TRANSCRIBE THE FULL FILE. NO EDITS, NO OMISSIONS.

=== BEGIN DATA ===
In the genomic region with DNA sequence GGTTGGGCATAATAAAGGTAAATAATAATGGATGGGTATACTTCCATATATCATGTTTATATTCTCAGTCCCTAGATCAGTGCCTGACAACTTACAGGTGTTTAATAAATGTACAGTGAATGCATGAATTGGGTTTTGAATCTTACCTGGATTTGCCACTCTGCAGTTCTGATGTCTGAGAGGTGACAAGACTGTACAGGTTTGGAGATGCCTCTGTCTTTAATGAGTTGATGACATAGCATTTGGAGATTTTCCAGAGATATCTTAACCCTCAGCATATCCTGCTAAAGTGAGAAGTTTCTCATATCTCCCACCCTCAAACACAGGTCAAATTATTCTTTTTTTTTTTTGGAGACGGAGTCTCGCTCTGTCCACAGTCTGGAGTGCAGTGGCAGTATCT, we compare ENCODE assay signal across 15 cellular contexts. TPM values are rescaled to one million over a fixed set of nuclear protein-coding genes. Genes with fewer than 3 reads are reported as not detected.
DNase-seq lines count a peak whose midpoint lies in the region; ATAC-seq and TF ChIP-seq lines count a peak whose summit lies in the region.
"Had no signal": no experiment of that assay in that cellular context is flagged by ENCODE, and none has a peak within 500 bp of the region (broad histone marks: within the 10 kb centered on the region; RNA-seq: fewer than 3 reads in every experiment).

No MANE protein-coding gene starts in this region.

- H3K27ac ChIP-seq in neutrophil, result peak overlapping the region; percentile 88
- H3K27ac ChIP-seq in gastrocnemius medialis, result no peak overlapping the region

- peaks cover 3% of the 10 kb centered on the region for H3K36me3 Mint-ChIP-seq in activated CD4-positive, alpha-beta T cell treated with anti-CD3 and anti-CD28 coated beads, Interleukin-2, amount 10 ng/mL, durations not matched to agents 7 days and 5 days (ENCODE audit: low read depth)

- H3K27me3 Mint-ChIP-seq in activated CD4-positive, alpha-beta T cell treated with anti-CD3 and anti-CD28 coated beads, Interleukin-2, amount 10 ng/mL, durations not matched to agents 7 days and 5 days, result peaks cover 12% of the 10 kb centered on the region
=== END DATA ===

In the genomic region with DNA sequence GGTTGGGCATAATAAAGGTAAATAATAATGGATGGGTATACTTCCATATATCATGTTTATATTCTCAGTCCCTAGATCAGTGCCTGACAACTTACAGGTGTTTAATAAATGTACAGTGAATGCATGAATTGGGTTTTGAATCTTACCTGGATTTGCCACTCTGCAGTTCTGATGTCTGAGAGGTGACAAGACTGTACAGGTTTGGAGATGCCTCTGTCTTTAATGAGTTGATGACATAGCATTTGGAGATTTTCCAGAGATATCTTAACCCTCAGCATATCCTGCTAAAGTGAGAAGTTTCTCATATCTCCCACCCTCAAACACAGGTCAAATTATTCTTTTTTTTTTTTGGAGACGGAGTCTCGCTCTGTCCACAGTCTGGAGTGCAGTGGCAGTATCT, we compare ENCODE assay signal across 15 cellular contexts. TPM values are rescaled to one million over a fixed set of nuclear protein-coding genes. Genes with fewer than 3 reads are reported as not detected.
DNase-seq lines count a peak whose midpoint lies in the region; ATAC-seq and TF ChIP-seq lines count a peak whose summit lies in the region.
"Had no signal": no experiment of that assay in that cellular context is flagged by ENCODE, and none has a peak within 500 bp of the region (broad histone marks: within the 10 kb centered on the region; RNA-seq: fewer than 3 reads in every experiment).

No MANE protein-coding gene starts in this region.

- H3K27ac ChIP-seq in neutrophil, result peak overlapping the region; percentile 88
- H3K27ac ChIP-seq in gastrocnemius medialis, result no peak overlapping the region

- peaks cover 3% of the 10 kb centered on the region for H3K36me3 Mint-ChIP-seq in activated CD4-positive, alpha-beta T cell treated with anti-CD3 and anti-CD28 coated beads, Interleukin-2, amount 10 ng/mL, durations not matched to agents 7 days and 5 days (ENCODE audit: low read depth)

- H3K27me3 Mint-ChIP-seq in activated CD4-positive, alpha-beta T cell treated with anti-CD3 and anti-CD28 coated beads, Interleukin-2, amount 10 ng/mL, durations not matched to agents 7 days and 5 days, result peaks cover 12% of the 10 kb centered on the region